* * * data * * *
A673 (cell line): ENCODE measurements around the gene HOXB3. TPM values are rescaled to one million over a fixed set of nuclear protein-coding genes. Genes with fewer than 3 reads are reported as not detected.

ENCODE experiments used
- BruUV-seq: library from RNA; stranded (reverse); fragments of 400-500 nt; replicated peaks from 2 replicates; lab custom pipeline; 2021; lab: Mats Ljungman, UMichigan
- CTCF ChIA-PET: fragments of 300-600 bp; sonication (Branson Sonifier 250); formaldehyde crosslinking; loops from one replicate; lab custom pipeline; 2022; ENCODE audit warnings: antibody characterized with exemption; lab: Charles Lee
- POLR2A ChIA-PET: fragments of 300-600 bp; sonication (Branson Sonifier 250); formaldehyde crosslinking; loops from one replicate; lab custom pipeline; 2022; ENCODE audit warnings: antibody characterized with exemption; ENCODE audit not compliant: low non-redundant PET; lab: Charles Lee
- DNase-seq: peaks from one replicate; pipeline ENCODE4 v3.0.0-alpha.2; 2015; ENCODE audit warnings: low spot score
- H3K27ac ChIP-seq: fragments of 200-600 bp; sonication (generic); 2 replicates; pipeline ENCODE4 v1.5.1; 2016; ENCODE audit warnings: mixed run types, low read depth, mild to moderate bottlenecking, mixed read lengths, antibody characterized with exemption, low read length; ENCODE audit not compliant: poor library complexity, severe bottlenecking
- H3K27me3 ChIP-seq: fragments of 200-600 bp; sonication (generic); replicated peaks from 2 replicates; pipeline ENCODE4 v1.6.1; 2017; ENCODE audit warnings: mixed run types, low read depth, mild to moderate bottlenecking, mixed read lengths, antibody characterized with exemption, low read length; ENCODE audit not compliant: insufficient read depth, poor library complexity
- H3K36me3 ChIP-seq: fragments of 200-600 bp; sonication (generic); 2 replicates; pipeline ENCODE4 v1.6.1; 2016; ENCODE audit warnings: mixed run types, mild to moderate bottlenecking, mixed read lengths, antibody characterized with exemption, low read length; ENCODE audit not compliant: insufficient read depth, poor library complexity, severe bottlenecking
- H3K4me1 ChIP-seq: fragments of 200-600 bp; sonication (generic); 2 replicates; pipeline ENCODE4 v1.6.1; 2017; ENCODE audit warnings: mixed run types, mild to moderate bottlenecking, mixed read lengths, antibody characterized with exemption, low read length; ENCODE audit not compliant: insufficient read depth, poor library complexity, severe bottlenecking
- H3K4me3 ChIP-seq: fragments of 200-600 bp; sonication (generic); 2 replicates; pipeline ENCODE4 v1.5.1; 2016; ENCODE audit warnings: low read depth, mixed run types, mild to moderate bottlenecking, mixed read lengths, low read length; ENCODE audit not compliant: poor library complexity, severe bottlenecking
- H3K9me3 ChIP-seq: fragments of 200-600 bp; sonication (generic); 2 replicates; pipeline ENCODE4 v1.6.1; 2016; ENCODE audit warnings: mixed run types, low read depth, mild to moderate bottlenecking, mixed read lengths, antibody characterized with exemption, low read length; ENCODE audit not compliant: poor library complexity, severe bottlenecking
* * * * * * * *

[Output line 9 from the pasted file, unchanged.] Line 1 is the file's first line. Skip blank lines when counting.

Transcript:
- H3K36me3 ChIP-seq: fragments of 200-600 bp; sonication (generic); 2 replicates; pipeline ENCODE4 v1.6.1; 2016; ENCODE audit warnings: mixed run types, mild to moderate bottlenecking, mixed read lengths, antibody characterized with exemption, low read length; ENCODE audit not compliant: insufficient read depth, poor library complexity, severe bottlenecking